The problem is that ... like most other conservative responses to Gerson, [Douthat's is] a qualitative assessment of his philosophy, when what's needed is some quantitative sense. Debates about the role of government are fruitless without numbers: what percentage of GDP should we spend on poverty alleviation? What should the foreign aid budget be? To label Gerson a big-government liberal just because he says nice things about government doesn't help very much.
To be fair, Gerson contributes to this problem--his book says very little about what specific policies he favors to try to achieve the goals he lays out. But all indications are that his actual agenda is hardly revolutionary. He likes S-CHIP, but not, in his words, "government-run universal health care"; he wants more racial reconciliation, but eschews grand '70s-era social engineering schemes like forced busing. He has no apparent interest in Nixon-era wage and price controls. His favorite programs are ones like Bush's 2003 AIDS initiative--whose price tag of $3 billion a year isn't exactly busting the budget. (He did support one truly massive endeavor--the Iraq war--but now he's ambivalent about it, and in any case conservatives seem willing to forgive him for that one.)
Gerson doesn't want a massive new federal effort to combat social injustice; he wants a modest effort, but one imbued with an awesome new sense of moral purpose. It's Tommy Thompson's ideology wrapped in RFK's rhetoric. One can question whether this is really a unique political philosophy meriting a big book deal, but Great Society liberalism it ain't.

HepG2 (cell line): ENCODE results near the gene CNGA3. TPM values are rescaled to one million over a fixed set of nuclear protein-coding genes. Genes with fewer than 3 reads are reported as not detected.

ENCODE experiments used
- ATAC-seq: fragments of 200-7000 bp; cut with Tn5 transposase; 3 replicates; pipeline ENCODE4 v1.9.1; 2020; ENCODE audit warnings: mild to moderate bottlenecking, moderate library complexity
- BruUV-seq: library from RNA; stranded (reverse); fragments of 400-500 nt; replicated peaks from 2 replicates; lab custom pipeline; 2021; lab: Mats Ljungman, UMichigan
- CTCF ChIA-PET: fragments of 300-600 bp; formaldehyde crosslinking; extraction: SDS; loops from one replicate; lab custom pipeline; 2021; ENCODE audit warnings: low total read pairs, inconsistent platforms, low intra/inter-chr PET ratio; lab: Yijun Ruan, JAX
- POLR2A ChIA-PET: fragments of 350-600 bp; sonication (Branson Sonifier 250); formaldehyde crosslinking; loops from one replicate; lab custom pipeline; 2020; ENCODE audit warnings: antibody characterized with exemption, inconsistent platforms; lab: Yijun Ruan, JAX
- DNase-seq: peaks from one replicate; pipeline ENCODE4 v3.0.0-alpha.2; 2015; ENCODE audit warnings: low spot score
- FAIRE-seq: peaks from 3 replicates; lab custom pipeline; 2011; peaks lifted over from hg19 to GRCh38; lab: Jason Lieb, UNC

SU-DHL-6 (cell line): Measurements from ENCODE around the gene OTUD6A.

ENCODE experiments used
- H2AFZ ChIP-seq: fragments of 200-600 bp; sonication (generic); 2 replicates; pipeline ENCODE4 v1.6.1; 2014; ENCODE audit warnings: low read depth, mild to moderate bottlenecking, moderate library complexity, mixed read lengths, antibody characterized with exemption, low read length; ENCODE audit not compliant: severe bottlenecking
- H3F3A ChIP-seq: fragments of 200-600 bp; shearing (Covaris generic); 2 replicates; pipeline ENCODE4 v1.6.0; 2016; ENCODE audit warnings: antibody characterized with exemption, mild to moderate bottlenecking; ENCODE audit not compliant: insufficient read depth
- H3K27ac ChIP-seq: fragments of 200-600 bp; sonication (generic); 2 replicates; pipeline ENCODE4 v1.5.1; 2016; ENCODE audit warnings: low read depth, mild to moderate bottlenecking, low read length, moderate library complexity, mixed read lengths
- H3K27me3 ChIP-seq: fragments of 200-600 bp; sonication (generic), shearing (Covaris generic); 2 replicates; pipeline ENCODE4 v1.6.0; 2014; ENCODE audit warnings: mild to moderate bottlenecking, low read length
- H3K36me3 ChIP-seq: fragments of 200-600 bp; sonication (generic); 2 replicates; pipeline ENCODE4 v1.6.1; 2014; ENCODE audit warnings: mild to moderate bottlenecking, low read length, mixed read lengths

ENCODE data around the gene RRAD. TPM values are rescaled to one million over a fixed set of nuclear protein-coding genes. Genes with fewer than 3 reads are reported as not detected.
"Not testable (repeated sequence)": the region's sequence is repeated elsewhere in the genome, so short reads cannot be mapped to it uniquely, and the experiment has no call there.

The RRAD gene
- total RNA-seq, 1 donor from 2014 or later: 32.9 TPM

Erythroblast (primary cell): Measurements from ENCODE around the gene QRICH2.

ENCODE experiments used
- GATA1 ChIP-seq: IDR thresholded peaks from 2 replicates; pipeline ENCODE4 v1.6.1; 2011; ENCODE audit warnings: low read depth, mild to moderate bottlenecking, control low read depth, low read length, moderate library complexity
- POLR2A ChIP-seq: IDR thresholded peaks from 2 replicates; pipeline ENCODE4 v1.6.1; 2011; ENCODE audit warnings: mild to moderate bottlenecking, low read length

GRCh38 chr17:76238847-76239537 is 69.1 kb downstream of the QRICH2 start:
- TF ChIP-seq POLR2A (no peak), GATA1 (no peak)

I see where Josh is coming from in his initial complaint, but I think the rest of his post gets at precisely why conservative reviewers, myself included, are focusing on the philosophy more than the policy - because Gerson's arguments basically demand to be analyzed in those terms. With some significant exceptions, many of the policies he champions do tend toward the small-bore and the relatively inexpensive, and if the entirety of his vision were, say, that the GOP should be less tightfisted when it comes to fighting AIDS and malaria overseas, I'd probably sign up - though like Josh, I'd question whether the argument merited a book. But Gerson doesn't just make the case for a few specific humanitarian policies; he argues that the ideal of humanitarianism, at home and abroad, should become the center of a new conservative governing philosophy. The breadth and potential radicalism of this argument, to my mind at least, makes it appropriate to treat the RFK rhetoric, rather than the more modest policy proposals, as the real substance of Gersonism. This means drawing out implications that aren't explicit in the text of the book: hence my comparison of Gerson's politics to those of LBJ, which he would doubtless consider ridiculous. But given Heroic Conservatism's professed ambitions, I think teasing out the broader implications of Gerson's vision is a fair way to approach the book.
Put another way - to the extent that Gerson's claims are more modest than his book makes them out to be, I think that conservatives should listen to him; to the extent that they're as ambitious as he suggests they are, I think they shouldn't.
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